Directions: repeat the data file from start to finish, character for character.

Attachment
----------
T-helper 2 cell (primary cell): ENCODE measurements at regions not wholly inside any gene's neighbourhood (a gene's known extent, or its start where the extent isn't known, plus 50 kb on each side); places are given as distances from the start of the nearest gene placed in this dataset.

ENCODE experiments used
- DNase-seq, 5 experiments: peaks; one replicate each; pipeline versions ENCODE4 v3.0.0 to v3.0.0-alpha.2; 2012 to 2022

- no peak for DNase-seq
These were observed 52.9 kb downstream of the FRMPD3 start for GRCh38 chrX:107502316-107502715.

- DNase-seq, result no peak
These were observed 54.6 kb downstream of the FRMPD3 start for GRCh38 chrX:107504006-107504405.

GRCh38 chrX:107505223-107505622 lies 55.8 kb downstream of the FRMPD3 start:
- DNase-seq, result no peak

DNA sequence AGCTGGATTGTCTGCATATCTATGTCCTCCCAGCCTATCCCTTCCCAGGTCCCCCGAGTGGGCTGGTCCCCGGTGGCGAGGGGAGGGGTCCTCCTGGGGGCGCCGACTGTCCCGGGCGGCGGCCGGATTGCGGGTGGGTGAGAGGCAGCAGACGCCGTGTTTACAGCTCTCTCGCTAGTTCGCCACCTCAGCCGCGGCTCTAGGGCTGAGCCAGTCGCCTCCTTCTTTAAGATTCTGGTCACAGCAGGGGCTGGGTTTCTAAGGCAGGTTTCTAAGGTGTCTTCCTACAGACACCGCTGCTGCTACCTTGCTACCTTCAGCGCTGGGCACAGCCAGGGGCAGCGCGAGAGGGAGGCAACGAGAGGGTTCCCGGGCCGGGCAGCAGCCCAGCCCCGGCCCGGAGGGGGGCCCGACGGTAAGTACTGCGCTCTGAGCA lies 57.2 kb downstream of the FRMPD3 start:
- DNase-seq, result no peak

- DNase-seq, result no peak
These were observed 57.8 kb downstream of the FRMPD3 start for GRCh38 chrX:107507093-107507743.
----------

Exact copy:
T-helper 2 cell (primary cell): ENCODE measurements at regions not wholly inside any gene's neighbourhood (a gene's known extent, or its start where the extent isn't known, plus 50 kb on each side); places are given as distances from the start of the nearest gene placed in this dataset.

ENCODE experiments used
- DNase-seq, 5 experiments: peaks; one replicate each; pipeline versions ENCODE4 v3.0.0 to v3.0.0-alpha.2; 2012 to 2022

- no peak for DNase-seq
These were observed 52.9 kb downstream of the FRMPD3 start for GRCh38 chrX:107502316-107502715.

- DNase-seq, result no peak
These were observed 54.6 kb downstream of the FRMPD3 start for GRCh38 chrX:107504006-107504405.

GRCh38 chrX:107505223-107505622 lies 55.8 kb downstream of the FRMPD3 start:
- DNase-seq, result no peak

DNA sequence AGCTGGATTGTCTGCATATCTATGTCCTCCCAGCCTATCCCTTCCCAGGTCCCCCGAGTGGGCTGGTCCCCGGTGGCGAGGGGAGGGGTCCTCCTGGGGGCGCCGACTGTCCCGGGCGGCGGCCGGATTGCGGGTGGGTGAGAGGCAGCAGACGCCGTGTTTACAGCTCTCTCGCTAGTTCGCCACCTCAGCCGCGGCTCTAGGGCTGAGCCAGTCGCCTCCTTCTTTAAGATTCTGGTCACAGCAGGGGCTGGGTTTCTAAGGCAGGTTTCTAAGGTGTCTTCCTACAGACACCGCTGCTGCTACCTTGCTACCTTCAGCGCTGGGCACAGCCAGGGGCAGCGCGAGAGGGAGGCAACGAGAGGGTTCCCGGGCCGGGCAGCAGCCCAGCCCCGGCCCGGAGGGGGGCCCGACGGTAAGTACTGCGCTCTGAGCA lies 57.2 kb downstream of the FRMPD3 start:
- DNase-seq, result no peak

- DNase-seq, result no peak
These were observed 57.8 kb downstream of the FRMPD3 start for GRCh38 chrX:107507093-107507743.